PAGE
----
This feisty dip is prepared in several ways in Lebanon, where it’s known as toum. It’s an icon of the Lebanese culinary repertoire and I can remember my love for toum beginning early on, when as a child I would make secret midnight trips to the fridge and snack on it by dipping in with some Arabic bread.
Usually, at home, pounded garlic is emulsified with olive oil and finished with a squeeze of lemon. In the north of the country, mint may be added. The garlic dip served in restaurants resembles more of an aioli, except that egg whites rather than a whole egg are used, as in this recipe. There are even recipes that include mashed potatoes, though I find that to be sacrilege. This garlic sauce is not at all for the faint-hearted: a little goes a long way.
It is wonderful paired with raw kebbeh (a version of steak tartare eaten as a mezza) and chicken, such as in the butterflied chicken or beer butt chicken, as well as spread onto warm, thick heirloom tomato slices, sprinkled with a little sumac and drizzled with olive oil. I prefer to prepare it with a good-quality vegetable oil instead of olive oil, as the olive oil tends to give a bitter taste and discoloration. I also find that using a pestle and mortar first to create a garlic paste yields better results.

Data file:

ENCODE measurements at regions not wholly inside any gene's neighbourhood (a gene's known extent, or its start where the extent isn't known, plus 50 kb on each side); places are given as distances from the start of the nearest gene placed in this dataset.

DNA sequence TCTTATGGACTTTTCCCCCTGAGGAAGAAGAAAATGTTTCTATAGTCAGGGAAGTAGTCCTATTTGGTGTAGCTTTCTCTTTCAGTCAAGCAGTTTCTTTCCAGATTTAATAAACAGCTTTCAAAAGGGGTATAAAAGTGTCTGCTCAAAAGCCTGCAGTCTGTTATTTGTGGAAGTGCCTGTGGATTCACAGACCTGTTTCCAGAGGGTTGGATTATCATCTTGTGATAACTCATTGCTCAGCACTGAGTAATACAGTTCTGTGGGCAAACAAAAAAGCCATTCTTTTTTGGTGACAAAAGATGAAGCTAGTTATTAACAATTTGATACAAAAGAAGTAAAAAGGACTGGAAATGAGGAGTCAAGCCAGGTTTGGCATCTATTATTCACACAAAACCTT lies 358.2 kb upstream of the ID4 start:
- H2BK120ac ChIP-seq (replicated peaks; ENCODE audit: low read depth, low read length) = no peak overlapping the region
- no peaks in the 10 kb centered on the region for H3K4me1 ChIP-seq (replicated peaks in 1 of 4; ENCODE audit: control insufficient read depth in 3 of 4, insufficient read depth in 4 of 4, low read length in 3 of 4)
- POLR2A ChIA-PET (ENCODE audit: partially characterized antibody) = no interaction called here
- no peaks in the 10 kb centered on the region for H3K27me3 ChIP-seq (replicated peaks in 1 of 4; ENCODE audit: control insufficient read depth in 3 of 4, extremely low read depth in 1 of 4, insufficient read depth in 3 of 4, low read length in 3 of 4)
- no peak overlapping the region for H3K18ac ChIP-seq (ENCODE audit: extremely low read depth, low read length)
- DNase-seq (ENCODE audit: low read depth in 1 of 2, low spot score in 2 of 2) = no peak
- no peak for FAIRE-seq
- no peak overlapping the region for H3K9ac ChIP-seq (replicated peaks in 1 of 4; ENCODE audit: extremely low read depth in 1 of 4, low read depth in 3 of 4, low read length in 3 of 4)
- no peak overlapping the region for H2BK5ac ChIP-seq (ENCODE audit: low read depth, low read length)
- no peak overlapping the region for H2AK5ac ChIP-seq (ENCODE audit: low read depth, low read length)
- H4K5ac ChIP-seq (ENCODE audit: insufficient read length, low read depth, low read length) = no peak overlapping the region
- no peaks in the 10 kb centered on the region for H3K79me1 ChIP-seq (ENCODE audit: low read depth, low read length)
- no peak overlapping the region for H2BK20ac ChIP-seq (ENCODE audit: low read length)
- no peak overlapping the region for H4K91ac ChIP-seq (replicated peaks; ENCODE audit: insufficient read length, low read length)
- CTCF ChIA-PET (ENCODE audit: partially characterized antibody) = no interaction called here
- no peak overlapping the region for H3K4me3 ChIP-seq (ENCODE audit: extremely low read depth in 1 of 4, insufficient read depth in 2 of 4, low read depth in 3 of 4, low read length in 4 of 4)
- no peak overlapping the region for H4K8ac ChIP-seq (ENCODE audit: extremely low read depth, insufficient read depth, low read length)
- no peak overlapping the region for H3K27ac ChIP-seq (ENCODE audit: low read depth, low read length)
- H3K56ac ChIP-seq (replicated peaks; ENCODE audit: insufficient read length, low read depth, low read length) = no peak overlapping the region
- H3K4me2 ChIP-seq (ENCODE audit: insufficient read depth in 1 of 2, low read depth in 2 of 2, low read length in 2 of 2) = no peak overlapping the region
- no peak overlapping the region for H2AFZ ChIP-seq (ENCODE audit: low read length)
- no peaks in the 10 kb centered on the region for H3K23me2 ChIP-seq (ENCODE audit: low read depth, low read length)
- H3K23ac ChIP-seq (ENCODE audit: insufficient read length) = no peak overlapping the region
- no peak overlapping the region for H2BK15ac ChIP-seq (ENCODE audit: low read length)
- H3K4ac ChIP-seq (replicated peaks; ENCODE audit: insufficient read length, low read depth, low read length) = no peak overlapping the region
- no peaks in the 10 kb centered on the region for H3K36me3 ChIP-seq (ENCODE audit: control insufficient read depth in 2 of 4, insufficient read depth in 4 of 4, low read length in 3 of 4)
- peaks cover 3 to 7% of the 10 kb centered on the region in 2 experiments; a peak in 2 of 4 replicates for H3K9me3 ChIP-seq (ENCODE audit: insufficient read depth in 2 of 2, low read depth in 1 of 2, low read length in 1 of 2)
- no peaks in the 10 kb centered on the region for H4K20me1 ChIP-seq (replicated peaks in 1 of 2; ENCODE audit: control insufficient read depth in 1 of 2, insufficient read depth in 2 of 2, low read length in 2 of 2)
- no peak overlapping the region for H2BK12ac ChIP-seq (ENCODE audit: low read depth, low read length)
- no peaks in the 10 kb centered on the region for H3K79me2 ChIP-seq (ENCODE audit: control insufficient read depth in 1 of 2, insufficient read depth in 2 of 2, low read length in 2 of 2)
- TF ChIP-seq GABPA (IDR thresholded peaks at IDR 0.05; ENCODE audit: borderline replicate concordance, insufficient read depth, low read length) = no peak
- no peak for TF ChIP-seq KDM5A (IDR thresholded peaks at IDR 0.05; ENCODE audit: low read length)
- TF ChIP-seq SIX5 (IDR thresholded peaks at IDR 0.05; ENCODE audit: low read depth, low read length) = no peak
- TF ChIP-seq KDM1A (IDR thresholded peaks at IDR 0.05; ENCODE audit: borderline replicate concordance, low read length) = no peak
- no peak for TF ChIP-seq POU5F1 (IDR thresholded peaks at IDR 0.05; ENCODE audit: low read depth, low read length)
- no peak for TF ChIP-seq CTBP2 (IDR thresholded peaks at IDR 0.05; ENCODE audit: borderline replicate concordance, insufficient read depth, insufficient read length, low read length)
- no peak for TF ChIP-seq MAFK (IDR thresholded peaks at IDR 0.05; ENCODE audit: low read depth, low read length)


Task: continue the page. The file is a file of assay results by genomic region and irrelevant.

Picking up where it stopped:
- 1 garlic bulb, separated into cloves
- 1 tsp sea salt
- 1 egg white
- 250ml/9fl oz/1 cup sunflower oil
- Juice of 1?2 lemon, or more to taste
- ?2 tsp finely chopped mint leaves (optional)
- Pound the garlic cloves and salt using a pestle and mortar or small food processor until a paste forms. If using the pestle and mortar, transfer the garlic paste to the food processor, add the egg white and process for 1–2 minutes or until well incorporated, frothy and smooth.
- While the blade is running (if your machine has a funnel), add the oil a little at a time (start with adding 1 teaspoon at a time for a few times and then gradually move up to 1 tbsp at a time) until the mixture reaches a creamy consistency. As the mixture emulsifies it will turn a pure white colour and will have a fluffy, creamy texture.
- Alternatively, you can add a little oil at a time intermittently (start with 1 teaspoon at a time for a few times and then increase to 1 tablespoon at a time) and running the blade for about 30 seconds at a time, repeating until the mixture has emulsified.
- Finally, add the lemon juice and pulse for a further 20 seconds. Mix in the chopped mint, if using, then taste and adjust the seasoning as required.